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Who to give to?

Ask questions...

When you are seeking an organization or project to give to, answering these questions will help you narrow your search for a recipient for your gift(s). The Directory of Organizations lists hundreds of organizations that are worthy of your support. Find the one(s) that meet your criteria. 

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Debbie Kelsall
  • What are you passionate about?
  • Who serves this area of concern?
  • What values are you seeking in a recipient organization?
  • Is your interest at the community, regional, national or international level? (Are you interested in the big picture or local issues? Or both?)
  • What geographic area are you interested in?
  • What kind of organization are you looking for? (see below)
  • What accountability measures do you expect?
  • What kind of relationship would you like to have with the organization(s) you give to? Now and later? 
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David Denning

Types of Environmental Organizations

There are over 4000 environmental organizations in Canada of which approximately 1800 are registered charities that can issue tax receipts. In general most community-based organizations are affiliated with a regional or provincial network that is in turn affiliated with a national network. There are several ways to find a group that offers you a match for your interests: 

  • search the Directory of Organizations by topic area, location and organization type
  • go to the national networks listed below and from there search for organizations in your region.

You can also search for organizations by going to CanadaHelps.org, the Canadian Book of Charities, and the Canadian Donors Guide..

Naturalists

There are natural history clubs (sometimes combined with hiking groups) in hundreds of communities across Canada. Provincial networks support the local clubs, and the national body is Nature Canada. As well as sponsoring recreational outings, the clubs do a myriad of hands-on stewardship projects, including bird and plant surveys, species monitoring projects like “Frog Watch”, mapping projects, educational events, and school tours.

Hunters & Fishers

Hunters and fishers are usually members of local Fish and Game clubs, that are in turn typically members of provincial wildlife federations. The national body is the Canadian Wildlife Federation. The members also perform on-the-ground work doing habitat restoration projects, as well as taking part in community events, school programs, and wilderness watch programs.

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Debbie Kelsall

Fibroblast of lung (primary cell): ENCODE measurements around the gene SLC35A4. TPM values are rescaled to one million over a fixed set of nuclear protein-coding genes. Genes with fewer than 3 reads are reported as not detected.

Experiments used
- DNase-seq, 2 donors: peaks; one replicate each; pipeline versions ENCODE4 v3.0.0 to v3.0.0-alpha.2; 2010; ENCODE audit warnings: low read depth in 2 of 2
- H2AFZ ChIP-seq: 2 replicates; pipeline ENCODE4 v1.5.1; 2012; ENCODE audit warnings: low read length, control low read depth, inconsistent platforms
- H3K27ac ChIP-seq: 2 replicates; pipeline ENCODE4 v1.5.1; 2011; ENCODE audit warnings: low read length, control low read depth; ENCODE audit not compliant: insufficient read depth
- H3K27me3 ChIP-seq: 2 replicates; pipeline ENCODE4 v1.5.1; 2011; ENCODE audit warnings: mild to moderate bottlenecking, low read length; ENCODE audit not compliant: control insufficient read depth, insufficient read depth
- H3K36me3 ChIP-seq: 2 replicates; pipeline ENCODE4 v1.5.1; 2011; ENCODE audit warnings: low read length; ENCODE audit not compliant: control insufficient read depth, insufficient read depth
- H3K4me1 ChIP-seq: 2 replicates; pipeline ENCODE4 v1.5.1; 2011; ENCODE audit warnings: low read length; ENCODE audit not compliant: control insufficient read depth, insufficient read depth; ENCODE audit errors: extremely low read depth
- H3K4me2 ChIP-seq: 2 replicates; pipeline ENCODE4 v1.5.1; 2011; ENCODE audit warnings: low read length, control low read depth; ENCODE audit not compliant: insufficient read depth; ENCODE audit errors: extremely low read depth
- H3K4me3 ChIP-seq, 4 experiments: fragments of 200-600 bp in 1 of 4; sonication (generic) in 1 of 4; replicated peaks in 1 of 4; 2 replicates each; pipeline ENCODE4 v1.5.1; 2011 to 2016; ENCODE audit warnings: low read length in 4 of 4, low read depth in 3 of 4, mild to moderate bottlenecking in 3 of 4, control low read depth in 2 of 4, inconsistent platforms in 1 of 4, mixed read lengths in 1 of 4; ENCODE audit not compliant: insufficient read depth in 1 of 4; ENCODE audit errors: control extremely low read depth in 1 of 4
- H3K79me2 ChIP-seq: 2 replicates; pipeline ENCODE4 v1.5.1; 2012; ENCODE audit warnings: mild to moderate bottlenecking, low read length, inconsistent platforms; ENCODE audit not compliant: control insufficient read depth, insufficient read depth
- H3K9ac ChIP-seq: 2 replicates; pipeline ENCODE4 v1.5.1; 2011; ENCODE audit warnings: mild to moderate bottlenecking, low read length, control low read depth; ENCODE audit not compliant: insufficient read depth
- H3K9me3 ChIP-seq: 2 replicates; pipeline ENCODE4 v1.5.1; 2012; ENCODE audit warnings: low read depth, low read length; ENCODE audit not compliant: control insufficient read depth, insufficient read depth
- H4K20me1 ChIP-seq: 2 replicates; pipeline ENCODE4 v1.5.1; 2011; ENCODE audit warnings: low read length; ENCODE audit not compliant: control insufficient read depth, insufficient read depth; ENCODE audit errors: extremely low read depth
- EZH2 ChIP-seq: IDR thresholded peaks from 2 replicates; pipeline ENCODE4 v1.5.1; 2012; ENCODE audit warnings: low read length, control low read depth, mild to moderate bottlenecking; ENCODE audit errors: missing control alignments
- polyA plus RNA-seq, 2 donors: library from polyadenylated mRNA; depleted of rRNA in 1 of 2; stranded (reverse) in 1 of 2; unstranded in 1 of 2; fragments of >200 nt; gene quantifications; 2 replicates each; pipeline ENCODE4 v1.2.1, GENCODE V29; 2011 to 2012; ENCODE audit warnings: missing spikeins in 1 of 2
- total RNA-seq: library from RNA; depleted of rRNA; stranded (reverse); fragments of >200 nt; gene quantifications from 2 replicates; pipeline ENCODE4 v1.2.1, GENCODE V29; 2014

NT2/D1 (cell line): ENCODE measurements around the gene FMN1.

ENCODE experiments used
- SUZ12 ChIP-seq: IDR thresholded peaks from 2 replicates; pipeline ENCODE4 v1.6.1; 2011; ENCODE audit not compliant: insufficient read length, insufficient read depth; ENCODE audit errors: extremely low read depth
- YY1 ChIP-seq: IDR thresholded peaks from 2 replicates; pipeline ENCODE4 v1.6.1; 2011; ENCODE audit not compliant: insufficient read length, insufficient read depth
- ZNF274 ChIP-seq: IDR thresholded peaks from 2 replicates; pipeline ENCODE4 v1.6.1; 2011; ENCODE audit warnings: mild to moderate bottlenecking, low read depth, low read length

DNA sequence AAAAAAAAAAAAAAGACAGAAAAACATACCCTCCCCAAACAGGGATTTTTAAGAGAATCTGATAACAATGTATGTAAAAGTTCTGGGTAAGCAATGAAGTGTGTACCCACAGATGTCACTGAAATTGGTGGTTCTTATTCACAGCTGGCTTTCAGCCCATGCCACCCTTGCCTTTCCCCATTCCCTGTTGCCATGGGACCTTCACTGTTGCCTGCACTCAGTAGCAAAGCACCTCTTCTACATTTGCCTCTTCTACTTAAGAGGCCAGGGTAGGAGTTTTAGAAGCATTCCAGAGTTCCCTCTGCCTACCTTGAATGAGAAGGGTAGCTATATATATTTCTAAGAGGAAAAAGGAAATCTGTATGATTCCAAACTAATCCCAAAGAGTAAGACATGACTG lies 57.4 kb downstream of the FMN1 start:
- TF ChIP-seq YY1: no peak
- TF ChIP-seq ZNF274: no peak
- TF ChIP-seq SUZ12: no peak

Stewardship Groups

Stream enhancement and restoration projects are also undertaken by community groups and supported by services such as Streamkeepers Program in British Columbia. In this example, citizens are trained and supported in the monitoring, protection, and improvement of aquatic habitat. Stewardship Centres across Canada provide information for on-the-ground project teams.

Land Trusts

The emerging land trust constituency is growing quickly. There are now 125 community land trusts in Canada, affiliated with provincial networks. Land trusts raise funds to acquire ecologically sensitive lands, and/or work with donors to receive such lands as donations. They monitor their acquisitions, and often run community outreach programs to encourage private land stewardship activities.

Environmental Groups

The Canadian Environmental Network is made up of diverse groups and regional networks that are concerned about the environment. It is one of the networking mechanisms available to organizations working on toxics and pollution, parks and wilderness, marine, air quality, water, and agriculture issues. Caucuses are formed as needed to research issues and advocate for regulatory changes. Individual organizations are also involved with local educational programs, citizen science and on-the-ground projects.

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Nora Layard

Law Reform & Legal Representation

Law reform is the path to regulating environmental integrity, and the Canadian Environmental Law Association, EcoJustice, and provincial counterparts work on legislative and judicial change through policy reform and court challenges.

National Organizations

There are several national organizations that, while centrally administered, also have regional offices and projects. These include Ducks Unlimited Canada, the Nature Conservancy of Canada, Wildlife Habitat Canada and World Wildlife Fund.


While at first glance the range of environmental groups may seem overwhelming, when you sort through the layers you will find a group(s) that spark your interest and with whom you are comfortable. As with any project, due diligence is required and hard questions need to be asked and answered. The rewards will be worth it!

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